On the February 12, North Korean media reported that Pyongyang had conducted a nuclear test claiming it was an act of defense against perceived hostility on the part of the United States. In December, North Korea had successfully put a satellite into space using a three-stage rocket, an infraction under the agreement among the country’s neighbors and the US banning North Korea from testing long-range missile technology. On January 22, the UN condemned North Korea’s rocket launch and expanded sanctions against the regime: just two days later Pyongyang announced a new nuclear test.
Reaction to the new test has been predictably harsh on the part of the country’s international critics. Japanese Premier Shinzo Abe dubbed the test a “grave threat”, while Obama spoke of a “highly provocative act”. Russia, too, expressed disappointment.
Less expected was China’s criticism. According to Reuters, authorities in Beijing summoned the North Korean ambassador and “protested sternly”, while Foreign Minister Yang Jiechi said China was “strongly dissatisfied and resolutely opposed” to the test.
And China has so far backed its words with actions: on March 11, China supported the UN Security Council and approved Resolution 2094, which will strengthen sanctions on North Korea even more. According to the Stockholm International Peaces Research Institute (SPRI), it remains to be seen if Beijing will increase their implementation. What is sure, says the Sweden-based institute, is that “while all member states have been asked to implement these new measures, their strength will be ultimately determined by China’s actions”, as “the majority of North Korean cargo – including illicit consignments of military and dual-use goods – passes through Chinese ports and airspace”.
After a general agreement for a resolution was found last week, Li Baodong, the Chinese ambassador to the United Nations, was quoted by Bloomberg as saying: “a strong signal must be sent out that a nuclear test is against the will of the international community [..] they have got to bring an end to that program.”
Professor Zhu Feng, a leading expert on China’s foreign policy at Peking University, told the New York Times that “one nuclear test will not make China’s new administration decide to ‘abandon North Korea’ but it will definitely worsen China-North Korea relations”. According to Professor Zhu, “North Korea’s nuclear test will make the new Xi Jinping administration angry, and give China a headache.”
China’s irritation is evident in a piece written by General Luo Yuan on the state-owned Global Times, where he points out the risk of escalation that Pyongyang’s actions entail: “once North Korea has nuclear weapons, the nuclear security situation around China will further deteriorate, which could even cause a chain reaction. Japan, South Korea and others will use this as an excuse to build anti-missile systems or even develop nuclear weapons themselves.” According to the general, “China doesn’t have to pay for North Korea’s rashness at the cost of its own hard-earned period of strategic opportunities, and China must let North Korea clearly know this”. He suggests Beijing to stick to a moderate strategy and target only “nuclear program-related personnel, capital, materials and technology”.
Indeed, China’s position vis-à-vis North Korea is an uncomfortable one. Traditionally, Beijing favors the regime as it provides a shield against pro-American forces in South Korea and, at a time when China’s position is more isolated than it has ever been since the end of the Cold War, keeping old allies seems to be plain common sense. Moreover, an eventual collapse of the North Korean regime would raise fresh problems, from a likely wave of refugees that would move north through the border to the issue of radioactive material which would be left behind and could fall in unfriendly hands.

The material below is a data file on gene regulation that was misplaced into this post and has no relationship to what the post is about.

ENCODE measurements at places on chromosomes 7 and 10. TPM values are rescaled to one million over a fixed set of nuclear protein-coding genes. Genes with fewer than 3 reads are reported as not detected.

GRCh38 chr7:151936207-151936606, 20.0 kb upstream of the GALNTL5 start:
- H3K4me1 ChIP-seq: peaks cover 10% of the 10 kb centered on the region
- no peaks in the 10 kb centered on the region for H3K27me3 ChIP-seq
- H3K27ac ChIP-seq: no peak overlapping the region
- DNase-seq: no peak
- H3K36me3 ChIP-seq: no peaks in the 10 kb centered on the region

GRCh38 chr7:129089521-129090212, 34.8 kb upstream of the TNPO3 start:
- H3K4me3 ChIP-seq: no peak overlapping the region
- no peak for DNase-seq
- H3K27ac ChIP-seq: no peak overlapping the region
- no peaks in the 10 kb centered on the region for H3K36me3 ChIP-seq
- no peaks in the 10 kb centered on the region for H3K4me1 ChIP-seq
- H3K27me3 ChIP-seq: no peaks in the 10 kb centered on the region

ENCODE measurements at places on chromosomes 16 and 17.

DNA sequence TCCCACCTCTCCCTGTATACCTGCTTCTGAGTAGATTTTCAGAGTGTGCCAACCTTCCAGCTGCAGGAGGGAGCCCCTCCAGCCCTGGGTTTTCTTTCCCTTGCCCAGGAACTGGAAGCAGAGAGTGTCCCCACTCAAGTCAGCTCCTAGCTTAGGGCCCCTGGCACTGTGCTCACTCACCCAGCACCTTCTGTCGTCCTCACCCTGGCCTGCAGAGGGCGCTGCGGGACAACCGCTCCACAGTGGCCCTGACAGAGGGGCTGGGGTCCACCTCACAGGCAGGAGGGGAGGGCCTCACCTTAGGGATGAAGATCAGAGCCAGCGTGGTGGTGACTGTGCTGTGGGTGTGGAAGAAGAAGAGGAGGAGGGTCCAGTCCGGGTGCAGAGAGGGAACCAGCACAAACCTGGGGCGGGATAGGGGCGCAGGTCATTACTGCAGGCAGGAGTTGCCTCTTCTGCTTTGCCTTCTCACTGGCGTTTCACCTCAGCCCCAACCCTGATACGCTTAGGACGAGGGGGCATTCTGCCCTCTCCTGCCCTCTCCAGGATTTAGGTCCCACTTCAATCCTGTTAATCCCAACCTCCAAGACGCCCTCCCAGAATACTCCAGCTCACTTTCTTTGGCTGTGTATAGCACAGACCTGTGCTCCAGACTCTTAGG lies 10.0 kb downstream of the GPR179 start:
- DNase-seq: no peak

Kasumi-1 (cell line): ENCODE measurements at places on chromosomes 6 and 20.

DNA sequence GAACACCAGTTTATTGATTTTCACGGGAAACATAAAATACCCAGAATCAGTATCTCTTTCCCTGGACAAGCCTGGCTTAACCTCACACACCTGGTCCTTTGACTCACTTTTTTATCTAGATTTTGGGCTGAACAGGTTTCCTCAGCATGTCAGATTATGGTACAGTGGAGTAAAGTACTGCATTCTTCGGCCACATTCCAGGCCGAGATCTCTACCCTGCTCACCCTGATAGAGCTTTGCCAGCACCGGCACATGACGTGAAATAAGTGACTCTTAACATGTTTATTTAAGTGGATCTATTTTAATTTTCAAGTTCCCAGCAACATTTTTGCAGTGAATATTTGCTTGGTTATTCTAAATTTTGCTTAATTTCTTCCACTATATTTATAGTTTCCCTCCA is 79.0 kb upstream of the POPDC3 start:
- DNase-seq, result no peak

The logical outcome of this reasoning is that the top priority for Beijing is maintaining the stability and possibly increasing the prosperity of its neighbor. However, some in China believe that there is another risk for their country: namely that North Korea may follow the path traced by Burma and play the American card against its current ally. This point was highlighted by Ren Weidong on the Global Times roughly one week before General Luo published his piece. An associate research fellow at the China Institutes of Contemporary International Relations, Mr. Ren, argues that “although North Korea regularly denounces the US, it is anxious for improvement in North Korea-US relations as well, because it is the US, rather than China, that has the biggest effects on the North’s security and development”. “North Korea-US relations,” he warns, “may suddenly improve when China is worrying about nuclear tests.” China should bide her time, leave the US and North Korea to deal with the nuclear issue and “maintain and develop Sino-North Korean cooperation”. He specifies that Beijing should not tolerate the nuclear problem as it has been presented, but he adds that the only condition which may lead to denuclearization is the removal of foreign troops from the peninsula and the reunification of the two Koreas.
The two opinions, both published on a nationalistic outlet and both supporting only limited action, look rather like a confirmation of Beijing’s uneasy position. On the one hand, Chinese leaders recognize the importance of having a stable ally in North-East Asia to cope with outside pressure. On the other hand, however, they have to deal with a regime that could cause a serious deterioration in Asia’s international environment – a situation for which China would be largely held responsible, and which would be to the detriment of China’s own interests.